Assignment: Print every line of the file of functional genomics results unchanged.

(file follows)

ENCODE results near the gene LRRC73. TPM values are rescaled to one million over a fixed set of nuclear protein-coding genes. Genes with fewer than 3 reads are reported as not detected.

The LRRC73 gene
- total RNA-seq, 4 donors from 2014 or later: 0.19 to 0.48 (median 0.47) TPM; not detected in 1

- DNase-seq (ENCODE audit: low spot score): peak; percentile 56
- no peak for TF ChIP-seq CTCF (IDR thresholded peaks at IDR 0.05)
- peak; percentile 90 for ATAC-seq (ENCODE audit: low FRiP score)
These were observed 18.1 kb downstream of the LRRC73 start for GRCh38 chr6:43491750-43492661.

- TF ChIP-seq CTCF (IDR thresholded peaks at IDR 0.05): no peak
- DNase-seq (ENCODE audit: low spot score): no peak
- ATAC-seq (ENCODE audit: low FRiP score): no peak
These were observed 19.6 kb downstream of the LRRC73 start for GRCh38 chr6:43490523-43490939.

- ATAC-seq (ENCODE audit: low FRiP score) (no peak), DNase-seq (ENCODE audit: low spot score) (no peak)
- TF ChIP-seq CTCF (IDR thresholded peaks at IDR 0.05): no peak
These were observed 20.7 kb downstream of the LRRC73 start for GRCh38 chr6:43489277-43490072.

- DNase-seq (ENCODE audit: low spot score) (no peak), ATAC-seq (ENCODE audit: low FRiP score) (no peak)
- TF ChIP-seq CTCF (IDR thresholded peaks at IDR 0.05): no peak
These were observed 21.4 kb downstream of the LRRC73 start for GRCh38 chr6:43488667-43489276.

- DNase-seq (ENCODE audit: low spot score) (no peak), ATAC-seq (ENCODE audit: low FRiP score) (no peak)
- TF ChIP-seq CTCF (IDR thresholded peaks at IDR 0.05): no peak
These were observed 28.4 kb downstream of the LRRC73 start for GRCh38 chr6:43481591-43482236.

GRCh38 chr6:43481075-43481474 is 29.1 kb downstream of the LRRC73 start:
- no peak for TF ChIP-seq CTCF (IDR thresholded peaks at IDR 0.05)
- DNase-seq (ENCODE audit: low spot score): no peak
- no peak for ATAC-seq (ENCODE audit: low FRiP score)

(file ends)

ENCODE results near the gene LRRC73. TPM values are rescaled to one million over a fixed set of nuclear protein-coding genes. Genes with fewer than 3 reads are reported as not detected.

The LRRC73 gene
- total RNA-seq, 4 donors from 2014 or later: 0.19 to 0.48 (median 0.47) TPM; not detected in 1

- DNase-seq (ENCODE audit: low spot score): peak; percentile 56
- no peak for TF ChIP-seq CTCF (IDR thresholded peaks at IDR 0.05)
- peak; percentile 90 for ATAC-seq (ENCODE audit: low FRiP score)
These were observed 18.1 kb downstream of the LRRC73 start for GRCh38 chr6:43491750-43492661.

- TF ChIP-seq CTCF (IDR thresholded peaks at IDR 0.05): no peak
- DNase-seq (ENCODE audit: low spot score): no peak
- ATAC-seq (ENCODE audit: low FRiP score): no peak
These were observed 19.6 kb downstream of the LRRC73 start for GRCh38 chr6:43490523-43490939.

- ATAC-seq (ENCODE audit: low FRiP score) (no peak), DNase-seq (ENCODE audit: low spot score) (no peak)
- TF ChIP-seq CTCF (IDR thresholded peaks at IDR 0.05): no peak
These were observed 20.7 kb downstream of the LRRC73 start for GRCh38 chr6:43489277-43490072.

- DNase-seq (ENCODE audit: low spot score) (no peak), ATAC-seq (ENCODE audit: low FRiP score) (no peak)
- TF ChIP-seq CTCF (IDR thresholded peaks at IDR 0.05): no peak
These were observed 21.4 kb downstream of the LRRC73 start for GRCh38 chr6:43488667-43489276.

- DNase-seq (ENCODE audit: low spot score) (no peak), ATAC-seq (ENCODE audit: low FRiP score) (no peak)
- TF ChIP-seq CTCF (IDR thresholded peaks at IDR 0.05): no peak
These were observed 28.4 kb downstream of the LRRC73 start for GRCh38 chr6:43481591-43482236.

GRCh38 chr6:43481075-43481474 is 29.1 kb downstream of the LRRC73 start:
- no peak for TF ChIP-seq CTCF (IDR thresholded peaks at IDR 0.05)
- DNase-seq (ENCODE audit: low spot score): no peak
- no peak for ATAC-seq (ENCODE audit: low FRiP score)